Jean Nouvel / 40 Mercer Condominium, Atelier Jean Nouvel and Andre Balaz, 2007
40 Mercer
Jean Nouvel (born 12 August 1945) is a French architect. Nouvel studied at the Ecole des Beaux-Arts in Paris and was a founding member of Mars 1976 and Syndicat de l'Architecture. He has obtained a number of prestigious distinctions over the course of his career, including the Aga Khan Award for Architecture (technically, the prize was awarded for the Institut du Monde Arabe which Nouvel designed), the Wolf Prize in Arts in 2005 and the Pritzker Prize in 2008.

Richard Morris Hunt / Roosevelt Building, Richard Morris Hunt, 1873
480 Broadway, Between Broome and Spring.
Richard Morris Hunt (October 31, 1827-July 31, 1895) was a preeminent figure in the history of American architecture. Following the early death of his father, Hunt's mother took the family to Europe, where they remained for more than a decade, first in Switzerland and later in Paris. In 1846 Hunt was the first American architect to attend the Ecole des Beaux-Arts in Paris, and was regarded well enough to supervise work on the Louvre under Napoleon III. After his return in 1855, he founded the first American architectural school at his Tenth Street Studio Building (beginning with only four students), co-founded the American Institute of Architects and from 1888 to 1891 served as the Institute's third president, brought the first apartment building to Manhattan in a burst of scandal, and set a new ostentatious style of grand houses for the social elite and the eccentric, competitive new millionaires of the Gilded Age.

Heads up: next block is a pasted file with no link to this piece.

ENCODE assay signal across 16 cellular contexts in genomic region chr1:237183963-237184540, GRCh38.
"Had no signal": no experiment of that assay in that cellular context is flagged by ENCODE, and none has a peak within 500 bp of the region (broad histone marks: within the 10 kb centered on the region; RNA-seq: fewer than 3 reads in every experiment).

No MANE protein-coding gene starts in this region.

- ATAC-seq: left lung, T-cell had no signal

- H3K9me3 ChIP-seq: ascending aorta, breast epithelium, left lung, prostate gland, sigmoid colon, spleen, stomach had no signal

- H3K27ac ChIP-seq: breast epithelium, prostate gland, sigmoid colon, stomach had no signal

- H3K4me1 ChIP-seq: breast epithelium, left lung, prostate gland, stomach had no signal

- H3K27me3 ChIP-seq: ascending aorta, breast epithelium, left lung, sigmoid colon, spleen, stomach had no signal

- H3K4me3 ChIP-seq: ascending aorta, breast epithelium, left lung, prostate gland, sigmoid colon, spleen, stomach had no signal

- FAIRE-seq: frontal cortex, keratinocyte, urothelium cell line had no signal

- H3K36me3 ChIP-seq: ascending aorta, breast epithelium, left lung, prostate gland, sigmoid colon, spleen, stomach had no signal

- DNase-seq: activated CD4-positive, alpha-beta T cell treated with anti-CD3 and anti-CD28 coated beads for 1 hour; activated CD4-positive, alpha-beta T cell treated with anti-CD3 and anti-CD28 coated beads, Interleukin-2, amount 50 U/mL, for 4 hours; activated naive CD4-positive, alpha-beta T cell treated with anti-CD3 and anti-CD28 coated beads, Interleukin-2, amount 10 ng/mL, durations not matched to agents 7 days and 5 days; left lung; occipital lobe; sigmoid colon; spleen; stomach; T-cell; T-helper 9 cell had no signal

James Renwick, Jr. / 34 Howard Street, Renwick & Sands, 1868.
James Renwick, Jr. (b. November 11, 1818, Bloomingdale, New York - d. June 23, 1895, New York City, United States), was an American architect in the 19th-century. The Encyclopedia of American Architecture calls him "one of the most successful American architects of his time." Famous for building numerous structures including St. Patrick's Cathedral in New York City and the Smithsonian in Washington D.C.